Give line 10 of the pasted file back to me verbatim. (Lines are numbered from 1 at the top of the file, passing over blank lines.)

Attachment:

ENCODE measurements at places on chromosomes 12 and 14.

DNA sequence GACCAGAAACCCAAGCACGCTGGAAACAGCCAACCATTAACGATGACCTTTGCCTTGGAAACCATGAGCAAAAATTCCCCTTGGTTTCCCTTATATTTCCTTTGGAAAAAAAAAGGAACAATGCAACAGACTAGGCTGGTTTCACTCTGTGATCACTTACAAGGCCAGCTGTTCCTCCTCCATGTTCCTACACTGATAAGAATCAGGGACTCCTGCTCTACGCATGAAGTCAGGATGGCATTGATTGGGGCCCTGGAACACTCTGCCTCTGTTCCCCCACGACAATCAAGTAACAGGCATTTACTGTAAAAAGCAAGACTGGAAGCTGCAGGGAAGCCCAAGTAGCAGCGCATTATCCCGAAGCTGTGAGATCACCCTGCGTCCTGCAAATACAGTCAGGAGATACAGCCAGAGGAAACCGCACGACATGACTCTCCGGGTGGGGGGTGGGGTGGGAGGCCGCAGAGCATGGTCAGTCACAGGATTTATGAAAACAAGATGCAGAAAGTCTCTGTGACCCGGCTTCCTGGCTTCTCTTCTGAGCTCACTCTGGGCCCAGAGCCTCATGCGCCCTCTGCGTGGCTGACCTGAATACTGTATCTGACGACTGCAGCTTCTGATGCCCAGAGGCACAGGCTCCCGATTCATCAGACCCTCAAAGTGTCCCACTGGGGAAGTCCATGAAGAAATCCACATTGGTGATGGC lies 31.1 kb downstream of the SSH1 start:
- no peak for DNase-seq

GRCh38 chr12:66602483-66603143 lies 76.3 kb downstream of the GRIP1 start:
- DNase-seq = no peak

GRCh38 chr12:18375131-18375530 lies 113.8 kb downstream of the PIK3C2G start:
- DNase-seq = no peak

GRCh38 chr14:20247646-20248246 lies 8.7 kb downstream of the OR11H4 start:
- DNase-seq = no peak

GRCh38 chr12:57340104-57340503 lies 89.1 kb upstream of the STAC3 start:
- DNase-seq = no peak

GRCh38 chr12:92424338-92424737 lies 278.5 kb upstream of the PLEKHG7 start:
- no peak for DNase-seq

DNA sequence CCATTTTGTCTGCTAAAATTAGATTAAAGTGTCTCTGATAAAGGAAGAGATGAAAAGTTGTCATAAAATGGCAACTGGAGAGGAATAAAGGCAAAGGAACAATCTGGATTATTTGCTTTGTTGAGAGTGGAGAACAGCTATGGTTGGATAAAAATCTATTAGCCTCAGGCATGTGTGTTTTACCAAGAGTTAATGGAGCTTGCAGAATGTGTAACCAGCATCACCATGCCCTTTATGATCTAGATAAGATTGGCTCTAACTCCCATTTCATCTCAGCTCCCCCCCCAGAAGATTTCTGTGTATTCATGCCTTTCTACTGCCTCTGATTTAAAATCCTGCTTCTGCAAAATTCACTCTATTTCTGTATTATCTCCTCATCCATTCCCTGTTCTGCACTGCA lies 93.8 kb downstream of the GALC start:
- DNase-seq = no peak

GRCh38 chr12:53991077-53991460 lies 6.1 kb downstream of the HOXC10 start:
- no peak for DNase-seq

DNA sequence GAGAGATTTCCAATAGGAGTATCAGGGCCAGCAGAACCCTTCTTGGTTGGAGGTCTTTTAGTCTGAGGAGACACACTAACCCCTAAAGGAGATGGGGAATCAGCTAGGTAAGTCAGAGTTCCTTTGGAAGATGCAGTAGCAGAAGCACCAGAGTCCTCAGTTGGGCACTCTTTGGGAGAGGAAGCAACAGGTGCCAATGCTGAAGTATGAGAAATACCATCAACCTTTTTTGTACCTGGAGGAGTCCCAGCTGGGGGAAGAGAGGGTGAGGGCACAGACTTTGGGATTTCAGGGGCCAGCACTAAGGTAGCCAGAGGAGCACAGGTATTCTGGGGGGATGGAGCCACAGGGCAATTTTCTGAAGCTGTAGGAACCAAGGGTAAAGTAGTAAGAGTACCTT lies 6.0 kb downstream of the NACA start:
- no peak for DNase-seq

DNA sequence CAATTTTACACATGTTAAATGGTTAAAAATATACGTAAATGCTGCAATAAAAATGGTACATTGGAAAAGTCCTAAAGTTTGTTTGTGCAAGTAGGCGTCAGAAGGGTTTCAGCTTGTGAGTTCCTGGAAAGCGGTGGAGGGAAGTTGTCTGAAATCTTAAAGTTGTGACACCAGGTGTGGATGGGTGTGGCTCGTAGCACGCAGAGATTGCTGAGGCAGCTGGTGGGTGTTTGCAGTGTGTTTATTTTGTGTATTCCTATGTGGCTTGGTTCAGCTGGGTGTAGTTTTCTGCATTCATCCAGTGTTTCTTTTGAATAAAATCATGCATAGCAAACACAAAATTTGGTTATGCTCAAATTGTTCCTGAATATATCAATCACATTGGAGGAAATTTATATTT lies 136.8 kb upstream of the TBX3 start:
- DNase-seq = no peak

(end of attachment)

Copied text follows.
GRCh38 chr12:57340104-57340503 lies 89.1 kb upstream of the STAC3 start: